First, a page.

Along with yogic practices, Indian healers also work with the earth, using healing herbs and flowers in their practices. Rose is considered by the ancient Vedics to be the “King of Flowers”. It is seen as corresponding with the heart, and is therefore used in healing practices to calm and balance the Prana of the heart chakra. It is also believed that the use of rose in teas can relieve stress and irritability, and even transform anger into forgiveness. A study from the International Journal of Research and Chemistry confirms that “The flowers have cooling, cardio tonic, anti-inflammatory, expectorant, digestive, carminative, rejuvenating and tonic properties. Tea made from petals can be used as a blood purifier, and for headaches. The petals are rejuvenating and prove to be a tonic” (8). Along with the positive benefits that it can have on your health, rose tea  has also been shown to improve skin and have anti-aging properties.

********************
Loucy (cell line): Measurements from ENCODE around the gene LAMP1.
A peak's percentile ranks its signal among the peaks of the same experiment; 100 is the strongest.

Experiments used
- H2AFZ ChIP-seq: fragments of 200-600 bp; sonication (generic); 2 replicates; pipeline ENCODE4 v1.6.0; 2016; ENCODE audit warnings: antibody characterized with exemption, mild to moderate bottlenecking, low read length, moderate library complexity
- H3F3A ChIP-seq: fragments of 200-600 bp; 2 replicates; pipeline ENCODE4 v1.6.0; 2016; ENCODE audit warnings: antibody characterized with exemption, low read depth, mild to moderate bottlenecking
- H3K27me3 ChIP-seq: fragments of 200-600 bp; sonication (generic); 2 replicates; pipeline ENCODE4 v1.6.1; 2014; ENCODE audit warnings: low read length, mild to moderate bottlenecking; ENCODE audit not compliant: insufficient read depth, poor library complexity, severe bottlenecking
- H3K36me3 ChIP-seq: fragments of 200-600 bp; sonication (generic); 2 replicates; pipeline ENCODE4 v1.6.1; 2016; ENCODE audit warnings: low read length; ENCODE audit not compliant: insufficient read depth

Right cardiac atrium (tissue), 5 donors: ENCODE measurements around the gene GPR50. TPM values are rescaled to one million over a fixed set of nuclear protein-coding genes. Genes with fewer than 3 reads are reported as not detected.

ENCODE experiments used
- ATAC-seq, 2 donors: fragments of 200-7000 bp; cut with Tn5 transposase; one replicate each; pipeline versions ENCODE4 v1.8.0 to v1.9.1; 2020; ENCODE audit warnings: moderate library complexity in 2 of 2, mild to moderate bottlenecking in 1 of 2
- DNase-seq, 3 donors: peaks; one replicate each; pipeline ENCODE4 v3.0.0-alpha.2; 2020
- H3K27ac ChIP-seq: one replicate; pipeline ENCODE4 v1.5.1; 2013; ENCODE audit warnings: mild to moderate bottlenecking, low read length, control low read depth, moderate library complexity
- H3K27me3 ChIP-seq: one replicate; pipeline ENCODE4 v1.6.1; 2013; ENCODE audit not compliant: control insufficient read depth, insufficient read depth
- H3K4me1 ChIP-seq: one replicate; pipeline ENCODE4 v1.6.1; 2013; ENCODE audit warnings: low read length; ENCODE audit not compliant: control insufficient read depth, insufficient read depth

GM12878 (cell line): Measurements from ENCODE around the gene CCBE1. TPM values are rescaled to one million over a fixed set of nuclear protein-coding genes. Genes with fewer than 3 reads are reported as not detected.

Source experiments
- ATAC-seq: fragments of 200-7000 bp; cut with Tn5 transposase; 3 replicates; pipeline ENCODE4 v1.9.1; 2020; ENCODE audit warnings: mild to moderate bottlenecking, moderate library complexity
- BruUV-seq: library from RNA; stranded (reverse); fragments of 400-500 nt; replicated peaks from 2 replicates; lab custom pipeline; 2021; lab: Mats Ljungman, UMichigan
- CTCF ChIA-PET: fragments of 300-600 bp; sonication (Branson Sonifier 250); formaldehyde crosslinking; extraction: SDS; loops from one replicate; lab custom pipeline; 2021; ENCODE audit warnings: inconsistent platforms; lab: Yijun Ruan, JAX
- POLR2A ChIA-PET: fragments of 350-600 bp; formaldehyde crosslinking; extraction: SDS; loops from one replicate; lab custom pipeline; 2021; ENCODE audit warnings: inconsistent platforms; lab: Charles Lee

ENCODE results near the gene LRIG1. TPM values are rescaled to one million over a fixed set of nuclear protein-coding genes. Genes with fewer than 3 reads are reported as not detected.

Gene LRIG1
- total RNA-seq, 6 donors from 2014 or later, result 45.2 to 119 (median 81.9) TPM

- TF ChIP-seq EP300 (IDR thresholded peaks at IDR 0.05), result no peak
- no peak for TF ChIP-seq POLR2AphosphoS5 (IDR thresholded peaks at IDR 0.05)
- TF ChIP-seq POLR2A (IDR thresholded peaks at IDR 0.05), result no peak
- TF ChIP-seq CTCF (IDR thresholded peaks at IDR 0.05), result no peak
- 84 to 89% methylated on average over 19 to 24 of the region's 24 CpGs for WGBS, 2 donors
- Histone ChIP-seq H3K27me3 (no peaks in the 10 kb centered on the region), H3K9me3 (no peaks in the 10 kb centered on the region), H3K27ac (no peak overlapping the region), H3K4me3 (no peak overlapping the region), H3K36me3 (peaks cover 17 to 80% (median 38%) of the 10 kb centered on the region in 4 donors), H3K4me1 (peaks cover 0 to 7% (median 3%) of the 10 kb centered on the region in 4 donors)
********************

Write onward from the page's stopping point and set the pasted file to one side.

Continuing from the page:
We encourage you to join us in healing our heart chakras through a cup of rose tea. With our 30 Day Rosy Ritual Wellness Set you are on the right track to truly experiencing the healing power of the rose!

Young Girl Meditating in a Tree



No matter what word is used to describe it, Qi/Prana/Life Force energy is what fuels our whole world. There are endless methods, both ancient and modern, that work with this energy with the goal of healing. In this blog, we have only begun to touch the surface of the complexities of these traditions. We encourage you to explore how to involve this life force energy in the aspects of your life that are important to you, whether that be through food, meditation, exercise, or just in your daily life!


*All images credited to their original owners